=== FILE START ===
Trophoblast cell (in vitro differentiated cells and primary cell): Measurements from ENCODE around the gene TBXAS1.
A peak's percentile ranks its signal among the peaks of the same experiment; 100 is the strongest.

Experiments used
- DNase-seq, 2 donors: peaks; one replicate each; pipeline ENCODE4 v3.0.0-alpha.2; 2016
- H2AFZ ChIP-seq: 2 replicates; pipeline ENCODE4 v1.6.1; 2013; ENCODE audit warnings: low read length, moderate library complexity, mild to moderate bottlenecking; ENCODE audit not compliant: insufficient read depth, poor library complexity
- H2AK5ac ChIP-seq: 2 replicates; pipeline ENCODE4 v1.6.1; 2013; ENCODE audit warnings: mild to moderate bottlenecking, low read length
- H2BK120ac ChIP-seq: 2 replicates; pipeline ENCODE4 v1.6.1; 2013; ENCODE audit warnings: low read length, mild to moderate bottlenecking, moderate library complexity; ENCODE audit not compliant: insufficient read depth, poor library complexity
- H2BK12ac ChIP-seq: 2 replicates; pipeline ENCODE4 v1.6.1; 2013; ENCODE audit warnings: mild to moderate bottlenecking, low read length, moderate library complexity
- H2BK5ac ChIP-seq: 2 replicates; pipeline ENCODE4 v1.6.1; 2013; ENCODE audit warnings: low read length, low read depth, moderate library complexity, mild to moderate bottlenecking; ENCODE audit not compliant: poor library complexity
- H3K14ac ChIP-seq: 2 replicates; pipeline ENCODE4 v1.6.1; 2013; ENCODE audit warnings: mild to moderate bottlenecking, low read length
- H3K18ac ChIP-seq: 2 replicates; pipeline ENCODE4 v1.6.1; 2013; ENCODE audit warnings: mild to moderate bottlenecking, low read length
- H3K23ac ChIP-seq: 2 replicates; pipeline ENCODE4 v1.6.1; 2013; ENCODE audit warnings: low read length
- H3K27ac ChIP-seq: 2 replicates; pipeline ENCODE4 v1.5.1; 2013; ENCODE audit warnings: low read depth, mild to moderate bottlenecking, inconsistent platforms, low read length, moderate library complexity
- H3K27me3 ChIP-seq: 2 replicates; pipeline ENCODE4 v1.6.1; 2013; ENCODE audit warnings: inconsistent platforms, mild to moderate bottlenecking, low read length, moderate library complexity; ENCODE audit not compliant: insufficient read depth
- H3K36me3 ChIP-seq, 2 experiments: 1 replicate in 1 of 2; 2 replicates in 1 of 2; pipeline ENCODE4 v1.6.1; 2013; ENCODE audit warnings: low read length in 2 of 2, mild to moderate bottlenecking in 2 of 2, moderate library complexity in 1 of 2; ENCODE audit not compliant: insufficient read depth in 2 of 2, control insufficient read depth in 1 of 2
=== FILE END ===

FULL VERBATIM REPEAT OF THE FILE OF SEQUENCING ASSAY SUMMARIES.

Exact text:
Trophoblast cell (in vitro differentiated cells and primary cell): Measurements from ENCODE around the gene TBXAS1.
A peak's percentile ranks its signal among the peaks of the same experiment; 100 is the strongest.

Experiments used
- DNase-seq, 2 donors: peaks; one replicate each; pipeline ENCODE4 v3.0.0-alpha.2; 2016
- H2AFZ ChIP-seq: 2 replicates; pipeline ENCODE4 v1.6.1; 2013; ENCODE audit warnings: low read length, moderate library complexity, mild to moderate bottlenecking; ENCODE audit not compliant: insufficient read depth, poor library complexity
- H2AK5ac ChIP-seq: 2 replicates; pipeline ENCODE4 v1.6.1; 2013; ENCODE audit warnings: mild to moderate bottlenecking, low read length
- H2BK120ac ChIP-seq: 2 replicates; pipeline ENCODE4 v1.6.1; 2013; ENCODE audit warnings: low read length, mild to moderate bottlenecking, moderate library complexity; ENCODE audit not compliant: insufficient read depth, poor library complexity
- H2BK12ac ChIP-seq: 2 replicates; pipeline ENCODE4 v1.6.1; 2013; ENCODE audit warnings: mild to moderate bottlenecking, low read length, moderate library complexity
- H2BK5ac ChIP-seq: 2 replicates; pipeline ENCODE4 v1.6.1; 2013; ENCODE audit warnings: low read length, low read depth, moderate library complexity, mild to moderate bottlenecking; ENCODE audit not compliant: poor library complexity
- H3K14ac ChIP-seq: 2 replicates; pipeline ENCODE4 v1.6.1; 2013; ENCODE audit warnings: mild to moderate bottlenecking, low read length
- H3K18ac ChIP-seq: 2 replicates; pipeline ENCODE4 v1.6.1; 2013; ENCODE audit warnings: mild to moderate bottlenecking, low read length
- H3K23ac ChIP-seq: 2 replicates; pipeline ENCODE4 v1.6.1; 2013; ENCODE audit warnings: low read length
- H3K27ac ChIP-seq: 2 replicates; pipeline ENCODE4 v1.5.1; 2013; ENCODE audit warnings: low read depth, mild to moderate bottlenecking, inconsistent platforms, low read length, moderate library complexity
- H3K27me3 ChIP-seq: 2 replicates; pipeline ENCODE4 v1.6.1; 2013; ENCODE audit warnings: inconsistent platforms, mild to moderate bottlenecking, low read length, moderate library complexity; ENCODE audit not compliant: insufficient read depth
- H3K36me3 ChIP-seq, 2 experiments: 1 replicate in 1 of 2; 2 replicates in 1 of 2; pipeline ENCODE4 v1.6.1; 2013; ENCODE audit warnings: low read length in 2 of 2, mild to moderate bottlenecking in 2 of 2, moderate library complexity in 1 of 2; ENCODE audit not compliant: insufficient read depth in 2 of 2, control insufficient read depth in 1 of 2